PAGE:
In the late 1800’s and into the early 1900’s, a number of furniture makers, craftsman and artisans reacted against the massive mechanization and industrialization of (their) modern world to create a type of furniture called Arts & Crafts, Craftsman or Mission style furniture. Gustav Stickley in New York, the Roycroft community and others created furniture, which to my eyes, can’t be beat by anything that’s ready-to-assemble.
While I find my heart and soul called by Mr. Morris’s chair, other artisans were getting in on the action. With so much intellectual rebellion running about, some energy had to flow into pottery, right? I’m not a big pot fan (yep, that reads differently than it did in my head) but I do appreciate the art tiles. I just had to find a way to make one without using actual clay. I don’t have the sculpting skills, tools, a kiln or materials for such work.
So how did I do it? I used some of the latest and most innovative prototyping methods known to man.
Continue reading “This Week in the Shop: Ceramic 3-D Printing via Shapeways.com”
In support of my Mathematics and Technology and Computer Applications: CAD courses, I’ve offered a number of Sketch Up projects for students to complete. In Mathematics and Technology, my students created eukaryotic animal cells while in Computer Applications the students created square, triangle and hexagon – based tessellations and designs. Two resources I used heavily in the design and implementation of these projects: Google Sketch Up 8 Hands – On: Student Coursework and the GeomeTrick series both by Bonnie Roskes of http://www.3dvinci.net. Ms. Roskes projects have a real wow factor in the classroom. My students would shout my name to show off their work, … Continue reading This Week In the Classroom: Sketch Up Projects at the Middle School Level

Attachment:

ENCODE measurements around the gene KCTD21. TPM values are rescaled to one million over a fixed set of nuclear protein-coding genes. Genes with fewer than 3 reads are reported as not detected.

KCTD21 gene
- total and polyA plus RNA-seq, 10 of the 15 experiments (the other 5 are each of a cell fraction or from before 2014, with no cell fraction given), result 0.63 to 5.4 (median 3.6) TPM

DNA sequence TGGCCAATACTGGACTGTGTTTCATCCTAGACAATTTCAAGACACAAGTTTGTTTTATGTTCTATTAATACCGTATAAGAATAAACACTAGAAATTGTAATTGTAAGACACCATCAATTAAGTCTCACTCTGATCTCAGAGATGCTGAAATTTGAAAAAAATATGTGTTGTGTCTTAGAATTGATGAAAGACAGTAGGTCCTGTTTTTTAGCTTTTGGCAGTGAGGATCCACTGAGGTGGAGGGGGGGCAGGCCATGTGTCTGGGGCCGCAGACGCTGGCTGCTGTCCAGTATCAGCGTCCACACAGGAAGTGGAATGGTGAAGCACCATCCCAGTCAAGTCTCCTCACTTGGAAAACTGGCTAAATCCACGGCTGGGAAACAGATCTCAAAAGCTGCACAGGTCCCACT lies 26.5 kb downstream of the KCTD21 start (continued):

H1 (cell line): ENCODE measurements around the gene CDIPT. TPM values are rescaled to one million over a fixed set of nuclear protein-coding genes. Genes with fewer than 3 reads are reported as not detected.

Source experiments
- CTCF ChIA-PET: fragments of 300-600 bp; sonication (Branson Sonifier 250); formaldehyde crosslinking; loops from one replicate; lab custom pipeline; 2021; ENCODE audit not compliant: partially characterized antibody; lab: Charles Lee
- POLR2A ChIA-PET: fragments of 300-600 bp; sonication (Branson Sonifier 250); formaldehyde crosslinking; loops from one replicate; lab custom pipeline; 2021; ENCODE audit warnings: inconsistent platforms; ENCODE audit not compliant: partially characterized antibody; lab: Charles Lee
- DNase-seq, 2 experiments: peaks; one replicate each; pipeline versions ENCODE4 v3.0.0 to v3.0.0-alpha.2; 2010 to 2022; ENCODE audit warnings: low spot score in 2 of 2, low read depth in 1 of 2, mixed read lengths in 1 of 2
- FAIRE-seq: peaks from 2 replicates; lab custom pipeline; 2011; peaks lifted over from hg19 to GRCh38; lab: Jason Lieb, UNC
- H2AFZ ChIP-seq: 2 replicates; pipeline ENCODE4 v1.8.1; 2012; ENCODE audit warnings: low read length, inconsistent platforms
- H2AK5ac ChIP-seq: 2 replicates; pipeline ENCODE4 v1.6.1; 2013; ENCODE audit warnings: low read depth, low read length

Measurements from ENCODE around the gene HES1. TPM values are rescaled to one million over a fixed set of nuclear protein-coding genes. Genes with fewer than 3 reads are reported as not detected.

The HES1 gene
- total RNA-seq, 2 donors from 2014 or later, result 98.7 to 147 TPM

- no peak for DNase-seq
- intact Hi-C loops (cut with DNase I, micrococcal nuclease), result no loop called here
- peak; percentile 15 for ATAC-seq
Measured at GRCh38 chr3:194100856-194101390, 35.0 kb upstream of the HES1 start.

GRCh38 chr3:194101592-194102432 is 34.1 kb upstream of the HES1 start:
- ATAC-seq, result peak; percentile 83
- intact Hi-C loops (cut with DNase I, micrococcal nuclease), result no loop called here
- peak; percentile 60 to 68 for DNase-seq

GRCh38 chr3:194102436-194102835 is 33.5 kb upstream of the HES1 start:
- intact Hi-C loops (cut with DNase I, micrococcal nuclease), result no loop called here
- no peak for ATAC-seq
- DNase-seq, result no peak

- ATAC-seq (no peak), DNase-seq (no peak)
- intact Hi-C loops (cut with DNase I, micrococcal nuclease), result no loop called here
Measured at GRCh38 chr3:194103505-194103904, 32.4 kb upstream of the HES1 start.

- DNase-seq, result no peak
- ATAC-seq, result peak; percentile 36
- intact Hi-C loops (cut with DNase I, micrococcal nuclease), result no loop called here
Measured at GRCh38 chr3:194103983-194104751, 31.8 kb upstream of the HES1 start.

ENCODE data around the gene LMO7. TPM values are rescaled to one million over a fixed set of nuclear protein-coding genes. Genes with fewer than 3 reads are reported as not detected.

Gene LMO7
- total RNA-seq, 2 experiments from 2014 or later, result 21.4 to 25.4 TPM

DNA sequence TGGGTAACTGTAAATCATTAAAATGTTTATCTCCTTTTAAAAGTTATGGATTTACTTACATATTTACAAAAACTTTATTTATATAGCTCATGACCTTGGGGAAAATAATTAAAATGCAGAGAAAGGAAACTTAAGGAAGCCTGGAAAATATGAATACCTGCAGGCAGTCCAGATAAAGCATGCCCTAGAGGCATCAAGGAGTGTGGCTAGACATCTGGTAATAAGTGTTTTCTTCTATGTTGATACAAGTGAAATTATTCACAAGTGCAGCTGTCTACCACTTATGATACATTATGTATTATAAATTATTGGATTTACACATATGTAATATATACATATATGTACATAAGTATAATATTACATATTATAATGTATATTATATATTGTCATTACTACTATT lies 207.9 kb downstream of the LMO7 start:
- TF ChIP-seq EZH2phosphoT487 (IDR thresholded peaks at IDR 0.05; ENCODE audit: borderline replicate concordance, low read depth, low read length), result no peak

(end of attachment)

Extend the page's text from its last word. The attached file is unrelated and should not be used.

The textbook is now digital but students still encounter it as they always have: wisdom to be received, perhaps highlighted, annotated, and memorized, but not created, constructed, or made sense of. Teachers still interact with students as they always have. The platform doesn’t offer them any new insights into the ways their students think about mathematics. As far as I can tell, the iBook doesn’t establish any new link between the student and teacher, or strengthen any old ones. — Dan Meyer, On iBooks 2 and iBooks Author In my classroom, I have very few textbooks. They have their place … Continue reading On Kindles, iPads, SmartBoards, Prometheans and Apps in the Classroom
You’ve been to a science fair, right? Tri-fold boards, volcanoes and blue ribbons. This month, my colleagues and I shepherded the “STEM Fair” into existence. The STEM Fair is a showcase for any Science, Technology, Engineering or Math project our students produced over the course of a month. My school produced forty to fifty blog posts, hundreds of digital pictures, a dozen two minute videos, thirty presentations and about ten individual physical showcases. I have a room filled with Japanese art-chemistry, rocket cars, rockets of various propulsion methods, a small robot, a Lego-Branded robot, paper gliders, a seesaw and more. … Continue reading Technology in Education: The Digital STEM Fair